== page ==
This seems to be the only way of transforming the extant trade-union internationals, without internal dissensions, into a body fitted for the international struggle of the new time. It would seem to be the only way of avoiding the need for the creation of yet another trade-union international. Otherwise, an entirely new trade-union international can hardly fail to come into existence, not because of rivalry between the extant organisations, but simply as an outcome of economic necessity.

If reorganised as I suggest, the I.F.T.U. (or whatever this body may come to be called) will be forced by the increasing intensity of the struggle which the various trade and industrial unions—at first isolated, but ere long combined¤—will have to face on the international field, to lay the stress where it properly belongs: upon the International Trade Secretariats or Industrial Internationals.

It is obviously essential that these International Trade Secretariats should as far as possible represent the organisation of all the workers in a particular industry throughout all lands, for nothing but the utmost compactness of organisation will enable them to play their part in the modern industrial struggle. The more effectively capital extends its dominion over the world and presses every human being into its service, the more essential will it be to the international proletarian army that no fragment of land whose population is being exploited or seems likely to be exploited by world capital shall lie beyond the workers’ sphere of influence.

Thus will spontaneously arise the question whether certain organisations which to-day still remain outside the international organisation of labour can be absorbed into the Industrial Internationals. Two categories of organisations have especially to be considered in this connection.

First of all, there are the organisations which, for various reasons, have not hitherto sought admission to the International Trade Secretariats. Secondly, there are the organisations which have been refused admission for various reasons.

To the former category belong the numerous organisations, for the most part non-European, whose members have not yet realised the need for international fusion and international struggle, and who believe themselves able to get along very well without adhering to any kind of international organisation.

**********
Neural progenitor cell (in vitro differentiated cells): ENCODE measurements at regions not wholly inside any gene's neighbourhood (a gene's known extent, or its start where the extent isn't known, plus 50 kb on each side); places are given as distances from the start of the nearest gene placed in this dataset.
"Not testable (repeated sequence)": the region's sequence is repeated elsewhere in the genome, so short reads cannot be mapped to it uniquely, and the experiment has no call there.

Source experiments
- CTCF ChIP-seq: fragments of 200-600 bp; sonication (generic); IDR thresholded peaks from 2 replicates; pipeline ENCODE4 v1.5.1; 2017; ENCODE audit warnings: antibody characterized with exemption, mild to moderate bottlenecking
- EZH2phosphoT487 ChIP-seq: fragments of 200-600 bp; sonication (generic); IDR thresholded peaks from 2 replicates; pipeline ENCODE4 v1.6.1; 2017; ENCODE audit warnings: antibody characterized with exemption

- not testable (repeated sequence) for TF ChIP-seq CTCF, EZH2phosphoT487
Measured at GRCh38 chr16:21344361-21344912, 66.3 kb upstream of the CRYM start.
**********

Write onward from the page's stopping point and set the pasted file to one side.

To the latter category belong, for the most part, the organisations that look towards Moscow for inspiration.

These, as previously explained, maintain contact one with another through the instrumentality of the International Propaganda Committees. Inasmuch as they acknowledge the leadership of the R.I.L.U., they are, by an express decision of the International Federation of Trade Unions, excluded from participation in the International Trade Secretariats (which follow the lead of Amsterdam).

The organisations belonging to the former category must be made the objects of a more intensive and more intelligent propaganda than that to which they have hitherto been subjected, and must in this way be won over to internationalism. As already explained, the extra-European trade unions (with few exceptions) – belong neither to the International Federation of Trade Unions nor to the International Trade Secretariats. For practical purposes, the “international” organisations are as yet purely European in scope.

Lack of energy, lack of time, and also lack of funds—these are the main reasons for the failure, down to the present time, to get into direct touch with the trade unions of America, Australia, and Asia. Seeing that only a few of the Industrial Internationals, the International Trade-Union Secretariats, are strong enough financially speaking to send delegates across the seas, they must combine to dispatch representatives to North and South America, to Australia, to South Africa, to Japan and China, to India, and to Egypt, in order to arouse interest in the idea of the international organisation of the forces of labour. Capital extends its tentacles into the utmost ends of the earth, and is to an increasing extent devoting itself to the industrialisation of the colonies. The response of the Trade-Union International must be to bring about the international organisation of all the workers of the world, be they white, brown, black, or yellow.